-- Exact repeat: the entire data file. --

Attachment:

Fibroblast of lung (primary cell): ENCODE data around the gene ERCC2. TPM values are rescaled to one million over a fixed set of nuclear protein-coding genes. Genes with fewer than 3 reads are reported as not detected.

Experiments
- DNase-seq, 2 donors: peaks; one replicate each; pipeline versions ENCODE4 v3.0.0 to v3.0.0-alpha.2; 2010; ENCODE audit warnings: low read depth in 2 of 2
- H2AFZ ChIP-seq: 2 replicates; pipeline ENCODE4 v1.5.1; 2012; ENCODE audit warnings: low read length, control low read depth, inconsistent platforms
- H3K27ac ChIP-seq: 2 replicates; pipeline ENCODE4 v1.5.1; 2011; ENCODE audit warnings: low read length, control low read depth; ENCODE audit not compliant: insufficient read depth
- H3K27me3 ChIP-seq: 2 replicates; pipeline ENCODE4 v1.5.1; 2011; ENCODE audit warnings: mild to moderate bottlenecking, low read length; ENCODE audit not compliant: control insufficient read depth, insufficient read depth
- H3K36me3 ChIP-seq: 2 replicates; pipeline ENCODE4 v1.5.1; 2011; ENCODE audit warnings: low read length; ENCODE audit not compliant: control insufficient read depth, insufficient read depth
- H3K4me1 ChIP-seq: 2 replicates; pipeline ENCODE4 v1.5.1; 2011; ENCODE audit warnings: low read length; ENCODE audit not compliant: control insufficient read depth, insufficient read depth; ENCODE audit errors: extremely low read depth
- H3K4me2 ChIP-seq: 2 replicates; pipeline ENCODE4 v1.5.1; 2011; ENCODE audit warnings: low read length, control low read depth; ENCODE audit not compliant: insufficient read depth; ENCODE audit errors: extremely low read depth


Fibroblast of lung (primary cell): ENCODE data around the gene ERCC2. TPM values are rescaled to one million over a fixed set of nuclear protein-coding genes. Genes with fewer than 3 reads are reported as not detected.

Experiments
- DNase-seq, 2 donors: peaks; one replicate each; pipeline versions ENCODE4 v3.0.0 to v3.0.0-alpha.2; 2010; ENCODE audit warnings: low read depth in 2 of 2
- H2AFZ ChIP-seq: 2 replicates; pipeline ENCODE4 v1.5.1; 2012; ENCODE audit warnings: low read length, control low read depth, inconsistent platforms
- H3K27ac ChIP-seq: 2 replicates; pipeline ENCODE4 v1.5.1; 2011; ENCODE audit warnings: low read length, control low read depth; ENCODE audit not compliant: insufficient read depth
- H3K27me3 ChIP-seq: 2 replicates; pipeline ENCODE4 v1.5.1; 2011; ENCODE audit warnings: mild to moderate bottlenecking, low read length; ENCODE audit not compliant: control insufficient read depth, insufficient read depth
- H3K36me3 ChIP-seq: 2 replicates; pipeline ENCODE4 v1.5.1; 2011; ENCODE audit warnings: low read length; ENCODE audit not compliant: control insufficient read depth, insufficient read depth
- H3K4me1 ChIP-seq: 2 replicates; pipeline ENCODE4 v1.5.1; 2011; ENCODE audit warnings: low read length; ENCODE audit not compliant: control insufficient read depth, insufficient read depth; ENCODE audit errors: extremely low read depth
- H3K4me2 ChIP-seq: 2 replicates; pipeline ENCODE4 v1.5.1; 2011; ENCODE audit warnings: low read length, control low read depth; ENCODE audit not compliant: insufficient read depth; ENCODE audit errors: extremely low read depth